There’s good news and bad news for Americans who want to avoid a catastrophic conflict with the world’s eighth-largest army. Lowering the blood pressure of pacifists everywhere, Trump reportedly isn’t interested in a strike on Iran following an attack on a Saudi oil facility that may still potentially put a major dent in the market. (U.S. officials believe Tehran is behind the drone strike.) Bringing that same blood pressure back to Cheney-ian levels of hypertension, NBC News reports that the administration is preparing possible sites for retaliatory strikes or cyberattacks, just in case the president leans toward action:
In a national security meeting on Monday, U.S. military leaders provided President Donald Trump with a menu of possible actions against Iran. But the president, seeking a narrowly focused response that wouldn’t draw the U.S. into broader military conflict with Iran, asked for more options, people briefed on the meeting said …
In the wake of Sunday’s attack, U.S. military planners have revisited a long-identified list of potential Iranian targets that could constitute a proportional response. Those include a strike on Iran’s Abadan oil refinery, one of the world’s largest, or Kharg Island, Iran’s biggest oil export facility. Attacks on either location would significantly impede Iran’s ability to process and sell oil, which the Trump administration has already been working to restrict after pulling out of the Iran nuclear deal.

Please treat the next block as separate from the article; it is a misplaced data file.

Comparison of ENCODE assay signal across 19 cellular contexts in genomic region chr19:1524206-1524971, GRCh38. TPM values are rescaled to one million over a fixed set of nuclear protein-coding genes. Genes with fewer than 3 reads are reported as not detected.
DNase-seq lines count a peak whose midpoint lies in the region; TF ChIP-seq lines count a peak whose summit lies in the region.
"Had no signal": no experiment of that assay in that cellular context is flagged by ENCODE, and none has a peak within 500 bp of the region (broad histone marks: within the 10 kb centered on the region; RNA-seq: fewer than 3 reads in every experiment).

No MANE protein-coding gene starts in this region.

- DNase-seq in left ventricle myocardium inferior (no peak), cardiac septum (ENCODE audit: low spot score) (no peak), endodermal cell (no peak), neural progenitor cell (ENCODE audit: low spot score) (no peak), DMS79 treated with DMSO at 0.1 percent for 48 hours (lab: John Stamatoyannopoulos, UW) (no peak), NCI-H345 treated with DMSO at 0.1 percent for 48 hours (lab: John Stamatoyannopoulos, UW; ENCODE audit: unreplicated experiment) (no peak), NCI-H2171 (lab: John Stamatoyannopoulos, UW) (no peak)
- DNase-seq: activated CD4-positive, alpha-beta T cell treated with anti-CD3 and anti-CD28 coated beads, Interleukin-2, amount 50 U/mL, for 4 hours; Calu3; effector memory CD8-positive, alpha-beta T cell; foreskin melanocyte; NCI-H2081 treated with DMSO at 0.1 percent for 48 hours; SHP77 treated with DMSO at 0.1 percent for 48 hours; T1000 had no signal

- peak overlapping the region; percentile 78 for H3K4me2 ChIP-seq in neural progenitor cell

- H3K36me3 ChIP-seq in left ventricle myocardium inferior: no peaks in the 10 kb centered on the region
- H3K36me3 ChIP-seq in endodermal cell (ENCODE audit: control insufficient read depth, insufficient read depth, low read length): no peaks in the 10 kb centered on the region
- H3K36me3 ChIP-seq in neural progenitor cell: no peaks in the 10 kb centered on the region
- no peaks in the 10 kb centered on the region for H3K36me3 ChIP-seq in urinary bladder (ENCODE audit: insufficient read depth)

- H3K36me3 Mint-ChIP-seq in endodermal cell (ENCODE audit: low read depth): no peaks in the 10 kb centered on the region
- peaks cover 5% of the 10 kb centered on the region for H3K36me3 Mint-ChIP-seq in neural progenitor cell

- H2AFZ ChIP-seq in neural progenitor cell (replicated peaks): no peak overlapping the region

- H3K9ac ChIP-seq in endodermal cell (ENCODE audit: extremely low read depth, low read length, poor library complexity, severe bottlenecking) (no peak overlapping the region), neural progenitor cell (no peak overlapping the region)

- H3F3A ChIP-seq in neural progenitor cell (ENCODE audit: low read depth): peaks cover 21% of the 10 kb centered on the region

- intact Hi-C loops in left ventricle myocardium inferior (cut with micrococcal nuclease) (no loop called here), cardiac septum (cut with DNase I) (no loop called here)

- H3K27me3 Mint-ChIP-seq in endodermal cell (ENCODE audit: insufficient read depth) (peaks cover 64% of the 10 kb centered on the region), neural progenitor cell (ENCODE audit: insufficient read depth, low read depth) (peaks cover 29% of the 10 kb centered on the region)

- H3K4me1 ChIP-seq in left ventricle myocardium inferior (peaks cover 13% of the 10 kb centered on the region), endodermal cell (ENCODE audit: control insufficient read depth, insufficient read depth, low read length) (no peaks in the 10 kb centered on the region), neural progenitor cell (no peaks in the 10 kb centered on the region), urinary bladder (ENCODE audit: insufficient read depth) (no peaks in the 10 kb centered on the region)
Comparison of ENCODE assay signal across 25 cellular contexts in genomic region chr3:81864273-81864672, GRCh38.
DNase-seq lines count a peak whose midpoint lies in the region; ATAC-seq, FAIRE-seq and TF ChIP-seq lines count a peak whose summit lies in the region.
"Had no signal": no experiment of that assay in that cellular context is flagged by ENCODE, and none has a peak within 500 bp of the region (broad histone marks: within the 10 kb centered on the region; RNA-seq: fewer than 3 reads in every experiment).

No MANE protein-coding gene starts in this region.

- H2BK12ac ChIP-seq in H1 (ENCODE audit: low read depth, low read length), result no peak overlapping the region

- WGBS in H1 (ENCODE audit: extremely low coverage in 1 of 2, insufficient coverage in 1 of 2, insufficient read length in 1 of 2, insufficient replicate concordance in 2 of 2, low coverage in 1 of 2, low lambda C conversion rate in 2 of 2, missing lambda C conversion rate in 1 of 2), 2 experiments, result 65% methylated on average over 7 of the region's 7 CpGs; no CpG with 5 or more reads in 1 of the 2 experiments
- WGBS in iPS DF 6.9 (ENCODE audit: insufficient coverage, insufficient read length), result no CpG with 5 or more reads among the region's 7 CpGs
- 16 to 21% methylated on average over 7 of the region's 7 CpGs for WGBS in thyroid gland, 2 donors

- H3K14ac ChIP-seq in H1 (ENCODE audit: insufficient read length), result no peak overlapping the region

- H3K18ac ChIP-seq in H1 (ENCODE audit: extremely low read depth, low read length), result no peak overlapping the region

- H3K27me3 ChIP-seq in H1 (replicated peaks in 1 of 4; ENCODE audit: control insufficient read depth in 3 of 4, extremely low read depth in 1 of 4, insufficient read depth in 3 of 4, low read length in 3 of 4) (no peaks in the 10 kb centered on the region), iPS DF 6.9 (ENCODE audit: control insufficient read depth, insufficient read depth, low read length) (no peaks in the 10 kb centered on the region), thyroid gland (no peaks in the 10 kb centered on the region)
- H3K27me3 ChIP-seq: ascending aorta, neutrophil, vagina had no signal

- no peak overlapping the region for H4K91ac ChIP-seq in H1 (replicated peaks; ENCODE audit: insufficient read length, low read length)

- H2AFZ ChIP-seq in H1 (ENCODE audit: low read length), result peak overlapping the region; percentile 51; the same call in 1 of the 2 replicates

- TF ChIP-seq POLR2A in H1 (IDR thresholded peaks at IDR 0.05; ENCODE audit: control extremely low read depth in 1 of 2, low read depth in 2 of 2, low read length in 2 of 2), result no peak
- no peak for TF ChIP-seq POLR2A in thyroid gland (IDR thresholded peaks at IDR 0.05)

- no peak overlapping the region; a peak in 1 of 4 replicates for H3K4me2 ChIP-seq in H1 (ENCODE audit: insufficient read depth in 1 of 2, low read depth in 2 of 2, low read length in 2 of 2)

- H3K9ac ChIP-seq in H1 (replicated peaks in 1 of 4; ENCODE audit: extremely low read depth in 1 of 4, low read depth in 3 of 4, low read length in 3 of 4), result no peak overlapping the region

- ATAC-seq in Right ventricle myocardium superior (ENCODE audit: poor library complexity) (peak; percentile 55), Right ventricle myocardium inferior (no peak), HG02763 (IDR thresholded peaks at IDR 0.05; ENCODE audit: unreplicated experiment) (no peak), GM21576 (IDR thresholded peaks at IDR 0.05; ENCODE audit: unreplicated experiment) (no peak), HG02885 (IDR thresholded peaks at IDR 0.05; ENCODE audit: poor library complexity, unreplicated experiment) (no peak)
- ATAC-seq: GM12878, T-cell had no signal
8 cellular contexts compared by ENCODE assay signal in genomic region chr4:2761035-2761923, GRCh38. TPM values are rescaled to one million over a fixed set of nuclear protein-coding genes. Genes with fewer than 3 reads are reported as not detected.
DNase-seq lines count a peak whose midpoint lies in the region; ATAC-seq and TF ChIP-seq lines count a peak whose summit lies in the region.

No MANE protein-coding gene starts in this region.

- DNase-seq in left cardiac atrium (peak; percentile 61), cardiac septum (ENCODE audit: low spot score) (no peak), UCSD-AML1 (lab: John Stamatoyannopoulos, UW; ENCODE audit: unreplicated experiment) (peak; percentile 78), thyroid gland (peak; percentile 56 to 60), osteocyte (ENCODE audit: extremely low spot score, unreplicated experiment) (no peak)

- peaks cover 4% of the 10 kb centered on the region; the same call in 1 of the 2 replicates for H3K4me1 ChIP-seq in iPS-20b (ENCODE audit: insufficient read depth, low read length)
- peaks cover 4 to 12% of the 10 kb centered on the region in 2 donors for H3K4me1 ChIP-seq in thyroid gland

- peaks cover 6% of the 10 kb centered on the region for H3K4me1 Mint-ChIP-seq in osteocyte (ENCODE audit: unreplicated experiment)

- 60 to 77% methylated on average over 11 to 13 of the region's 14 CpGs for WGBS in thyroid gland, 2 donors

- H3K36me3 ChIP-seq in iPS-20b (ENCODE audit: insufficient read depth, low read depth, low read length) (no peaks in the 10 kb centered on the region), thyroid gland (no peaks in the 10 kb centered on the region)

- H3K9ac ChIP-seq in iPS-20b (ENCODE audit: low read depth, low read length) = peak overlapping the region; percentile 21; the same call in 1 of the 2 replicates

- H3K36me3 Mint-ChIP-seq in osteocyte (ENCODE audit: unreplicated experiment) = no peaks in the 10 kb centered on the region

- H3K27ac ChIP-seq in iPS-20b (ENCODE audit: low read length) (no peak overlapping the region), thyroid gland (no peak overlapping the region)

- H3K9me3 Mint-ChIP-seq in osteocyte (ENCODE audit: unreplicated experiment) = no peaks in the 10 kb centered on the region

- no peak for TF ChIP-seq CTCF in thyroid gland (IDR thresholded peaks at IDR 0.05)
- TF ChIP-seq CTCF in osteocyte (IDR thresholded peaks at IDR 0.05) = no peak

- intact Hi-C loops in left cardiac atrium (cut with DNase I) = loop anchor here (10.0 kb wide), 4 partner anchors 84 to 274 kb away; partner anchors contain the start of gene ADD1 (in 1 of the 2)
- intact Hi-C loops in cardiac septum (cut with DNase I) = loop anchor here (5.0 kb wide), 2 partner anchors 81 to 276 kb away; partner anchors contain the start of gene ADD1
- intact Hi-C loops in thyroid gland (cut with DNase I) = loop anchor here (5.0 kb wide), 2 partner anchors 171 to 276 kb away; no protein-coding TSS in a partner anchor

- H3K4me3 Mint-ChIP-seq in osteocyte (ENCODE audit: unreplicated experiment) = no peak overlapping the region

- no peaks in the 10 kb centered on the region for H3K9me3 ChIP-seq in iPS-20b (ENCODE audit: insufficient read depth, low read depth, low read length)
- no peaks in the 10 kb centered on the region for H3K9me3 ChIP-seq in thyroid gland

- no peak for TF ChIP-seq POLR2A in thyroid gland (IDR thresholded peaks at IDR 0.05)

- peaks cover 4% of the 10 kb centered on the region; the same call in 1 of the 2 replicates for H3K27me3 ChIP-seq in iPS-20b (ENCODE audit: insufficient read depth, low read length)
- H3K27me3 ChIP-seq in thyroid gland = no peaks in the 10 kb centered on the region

Other possibilities include hitting missile launch sites, bases or other assets belonging to the Islamic Revolutionary Guard Corps, the elite Iranian military unit blamed for much of Iran’s paramilitary operations against adversaries outside of the country.
Unlike the president’s claim on Monday that the U.S. military is essentially a mercenary force sold to the highest bidder on the Arabian peninsula, NBC reports that the administration is considering a plan in which the Saudi military would strike Iran, with U.S. forces staying at a proxy distance. To be clear, the report indicates that military action is not imminent and that “no decision has been made.” And even if the president decides to target Iran, he could revoke his decision, as he did in June, when Trump called off a retaliatory strike following the downing of an American drone while planes were in the air.
Despite the president’s “locked and loaded” posturing, it appears that he is still reluctant to directly engage Iran. In a report from Politico on Tuesday, Trump does not want military action, as it conflicts with his “campaign vows to reduce foreign entanglements.” But a campaign pledge has never stopped the president before; a more pressing matter he is considering involves a possible recession caused by an Iran conflict hurting his chances at reelection.
On Monday afternoon, Trump mused: “Do I want war? I don’t want war with anybody. I’m somebody that would like not to have war.” Thankfully, most Americans agree: In a Gallup poll from August, 78 percent of citizens prefer “economic/diplomatic” measures to military ones. At the same time, Trump — ever the mixed messenger — said Monday that “we’re prepared more than anybody.”